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  • This is completely bonkers on every level. What's in it for the clients? And what's in it for the junior lawyers themselves, save a couple of years of living beyond their means? Just when GCs thought private practice was starting to understand. As the work leaves this type of firm and drops down, the mid-tier must be rubbing their hands.

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  • It's not just Bingham, there are many US firms that pay NYC rates in London and that means $160,000 for an NQ or roughly £100,000 at current exchange. Look at Milbank, Simpson Thacher, Debevoise, S&C, Cravath etc If clients are using these firms in the first place they are clearly not that fussed about the cost.

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  • At least they'll be able to buy a house with their ridiculously high salaries.

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  • First worked across DP 15yrs ago as a trainee, always been impressed. Somehow doubt they do anything, including English law and laying foundations of organic English growth, without careful thought. Not sure why clients / GC's should particularly care if a firm chooses to spend profits on this (and, personally, I'm not entirely sure 100K cash makes sense - although HMRC won't complain!). Clients / GC's choose who, and how much, they want to pay for their legal services based on perceived value and market, and direct their instructions accordingly.

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  • Why wouldn't you take 100K if you were offered it? Davis Polk are equal to any UK firm in prestige. Why would the firm pay that much? Ask them - I suspect they thought it through. Why would clients pay that much? Davis Polk will have addressed that as well. Worth remembering that no one blinks at NQ salaries approacing 70K. Adding another 30K isn't going to cause an earthquake. The anger and incredulity these pay offers seemingly provoke say more about the law of envy than anything else. Which is of course what drives City law.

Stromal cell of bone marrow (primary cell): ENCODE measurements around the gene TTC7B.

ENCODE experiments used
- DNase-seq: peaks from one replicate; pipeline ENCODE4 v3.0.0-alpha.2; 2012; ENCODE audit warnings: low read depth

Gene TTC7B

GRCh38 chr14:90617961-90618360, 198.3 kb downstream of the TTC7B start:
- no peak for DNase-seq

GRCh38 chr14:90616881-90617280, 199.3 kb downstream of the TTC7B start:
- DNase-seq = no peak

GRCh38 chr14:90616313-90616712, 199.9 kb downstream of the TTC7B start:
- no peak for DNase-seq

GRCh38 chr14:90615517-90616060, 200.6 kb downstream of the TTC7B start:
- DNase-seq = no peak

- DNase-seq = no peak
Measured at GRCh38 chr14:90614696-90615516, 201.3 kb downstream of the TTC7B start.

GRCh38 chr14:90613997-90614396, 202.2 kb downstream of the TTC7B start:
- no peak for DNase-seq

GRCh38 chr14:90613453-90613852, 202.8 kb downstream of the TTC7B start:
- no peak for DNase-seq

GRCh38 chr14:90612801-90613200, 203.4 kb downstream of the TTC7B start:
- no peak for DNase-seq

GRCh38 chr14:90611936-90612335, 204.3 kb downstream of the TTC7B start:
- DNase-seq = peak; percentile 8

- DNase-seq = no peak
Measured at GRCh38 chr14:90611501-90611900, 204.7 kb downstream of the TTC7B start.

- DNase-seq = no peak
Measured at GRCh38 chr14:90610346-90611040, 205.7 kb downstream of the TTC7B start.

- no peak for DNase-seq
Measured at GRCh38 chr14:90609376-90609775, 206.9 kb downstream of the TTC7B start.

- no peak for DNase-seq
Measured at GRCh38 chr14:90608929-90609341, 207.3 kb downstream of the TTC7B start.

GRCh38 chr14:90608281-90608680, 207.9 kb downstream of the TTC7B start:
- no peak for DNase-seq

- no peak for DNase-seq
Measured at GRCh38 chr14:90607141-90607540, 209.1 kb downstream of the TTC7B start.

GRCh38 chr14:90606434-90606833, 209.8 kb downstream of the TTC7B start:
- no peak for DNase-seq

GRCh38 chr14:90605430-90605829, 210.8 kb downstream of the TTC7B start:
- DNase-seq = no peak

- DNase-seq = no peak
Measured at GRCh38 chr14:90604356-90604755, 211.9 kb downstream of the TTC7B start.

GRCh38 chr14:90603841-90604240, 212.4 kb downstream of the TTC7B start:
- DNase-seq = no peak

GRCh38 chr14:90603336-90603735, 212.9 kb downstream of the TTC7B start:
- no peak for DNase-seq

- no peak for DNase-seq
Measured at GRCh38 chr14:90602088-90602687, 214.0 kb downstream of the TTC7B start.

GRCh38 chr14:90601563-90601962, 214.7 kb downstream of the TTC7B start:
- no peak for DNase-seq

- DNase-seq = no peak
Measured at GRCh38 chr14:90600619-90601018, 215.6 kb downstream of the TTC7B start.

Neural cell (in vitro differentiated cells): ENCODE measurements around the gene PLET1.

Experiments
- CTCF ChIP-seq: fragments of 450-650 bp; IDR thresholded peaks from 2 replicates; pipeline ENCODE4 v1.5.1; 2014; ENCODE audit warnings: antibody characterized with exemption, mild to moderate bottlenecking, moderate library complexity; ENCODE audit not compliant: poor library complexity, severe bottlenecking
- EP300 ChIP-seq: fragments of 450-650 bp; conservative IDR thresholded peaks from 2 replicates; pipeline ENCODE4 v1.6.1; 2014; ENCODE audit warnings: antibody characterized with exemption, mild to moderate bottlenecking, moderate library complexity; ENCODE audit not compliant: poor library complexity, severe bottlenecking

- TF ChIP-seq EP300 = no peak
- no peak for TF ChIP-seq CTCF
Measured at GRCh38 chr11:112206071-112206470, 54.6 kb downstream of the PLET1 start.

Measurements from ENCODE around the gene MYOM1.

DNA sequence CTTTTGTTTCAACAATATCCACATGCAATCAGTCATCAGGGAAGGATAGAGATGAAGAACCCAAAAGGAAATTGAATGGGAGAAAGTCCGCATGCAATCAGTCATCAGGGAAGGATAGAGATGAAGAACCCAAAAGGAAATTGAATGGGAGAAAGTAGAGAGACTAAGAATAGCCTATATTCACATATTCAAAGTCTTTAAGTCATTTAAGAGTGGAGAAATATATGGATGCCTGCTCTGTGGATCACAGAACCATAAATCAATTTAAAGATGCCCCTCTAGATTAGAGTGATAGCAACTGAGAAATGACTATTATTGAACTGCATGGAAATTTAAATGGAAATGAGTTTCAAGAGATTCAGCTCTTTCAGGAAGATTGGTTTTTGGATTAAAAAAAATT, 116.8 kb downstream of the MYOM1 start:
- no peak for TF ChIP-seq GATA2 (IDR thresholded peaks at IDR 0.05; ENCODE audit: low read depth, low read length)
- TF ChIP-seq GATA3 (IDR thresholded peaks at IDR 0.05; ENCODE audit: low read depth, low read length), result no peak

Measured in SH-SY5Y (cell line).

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  • I think if TFL looks at The Lawyers article a few weeks back you'll that the likes of S&C, Cleary and Davis Polk are not only as good as the UK magic circle, but they are already in the global elite and not all of the UK magic circle have or will be. There is a new legal world order: wake up and smell the coffee. Those in the elite work and play hard, are in a different place and command higher salaries for their ability, drive and commitment. Pretty obvious stuff really.

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  • I couldn't agree more. My friend has just joined a white shoe firm and has commented many times on the different space they occupy, strength of brand and depth of relationships with clients.

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  • Does anyone have the link to the article Anonymous 11.52 is referring to?

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  • I am sorry, but clients' are likely to look aghast at paying whatever the chargeout rate is for this. What work will these lawyers be able to do as NQs?

    Not having trained in MC, some one will tell me I am not in a position to understand the ability and drive of their lawyers. I have instructed them, however, and often don't understand where the ability went..

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  • With written English like yours, Eric, you might want to give Davis Polk NQs the benefit of the doubt.